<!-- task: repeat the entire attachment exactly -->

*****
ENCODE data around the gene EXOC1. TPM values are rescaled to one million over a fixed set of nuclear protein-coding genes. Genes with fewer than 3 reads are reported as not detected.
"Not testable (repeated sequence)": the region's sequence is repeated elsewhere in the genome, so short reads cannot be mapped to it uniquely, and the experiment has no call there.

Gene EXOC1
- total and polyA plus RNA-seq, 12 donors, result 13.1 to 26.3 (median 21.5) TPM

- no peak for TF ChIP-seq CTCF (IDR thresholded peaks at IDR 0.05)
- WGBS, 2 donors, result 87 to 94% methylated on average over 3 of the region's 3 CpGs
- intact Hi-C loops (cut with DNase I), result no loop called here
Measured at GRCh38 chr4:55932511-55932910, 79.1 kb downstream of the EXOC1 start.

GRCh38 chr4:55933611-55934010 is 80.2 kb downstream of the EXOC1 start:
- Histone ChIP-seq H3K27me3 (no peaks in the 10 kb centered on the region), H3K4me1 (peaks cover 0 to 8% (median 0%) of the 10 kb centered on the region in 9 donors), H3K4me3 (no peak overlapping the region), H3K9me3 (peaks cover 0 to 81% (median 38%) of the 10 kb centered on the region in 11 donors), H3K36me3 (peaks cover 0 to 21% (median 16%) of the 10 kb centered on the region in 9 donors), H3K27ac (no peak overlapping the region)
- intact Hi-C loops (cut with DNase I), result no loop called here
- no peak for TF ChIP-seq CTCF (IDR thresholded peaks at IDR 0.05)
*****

ENCODE data around the gene EXOC1. TPM values are rescaled to one million over a fixed set of nuclear protein-coding genes. Genes with fewer than 3 reads are reported as not detected.
"Not testable (repeated sequence)": the region's sequence is repeated elsewhere in the genome, so short reads cannot be mapped to it uniquely, and the experiment has no call there.

Gene EXOC1
- total and polyA plus RNA-seq, 12 donors, result 13.1 to 26.3 (median 21.5) TPM

- no peak for TF ChIP-seq CTCF (IDR thresholded peaks at IDR 0.05)
- WGBS, 2 donors, result 87 to 94% methylated on average over 3 of the region's 3 CpGs
- intact Hi-C loops (cut with DNase I), result no loop called here
Measured at GRCh38 chr4:55932511-55932910, 79.1 kb downstream of the EXOC1 start.

GRCh38 chr4:55933611-55934010 is 80.2 kb downstream of the EXOC1 start:
- Histone ChIP-seq H3K27me3 (no peaks in the 10 kb centered on the region), H3K4me1 (peaks cover 0 to 8% (median 0%) of the 10 kb centered on the region in 9 donors), H3K4me3 (no peak overlapping the region), H3K9me3 (peaks cover 0 to 81% (median 38%) of the 10 kb centered on the region in 11 donors), H3K36me3 (peaks cover 0 to 21% (median 16%) of the 10 kb centered on the region in 9 donors), H3K27ac (no peak overlapping the region)
- intact Hi-C loops (cut with DNase I), result no loop called here
- no peak for TF ChIP-seq CTCF (IDR thresholded peaks at IDR 0.05)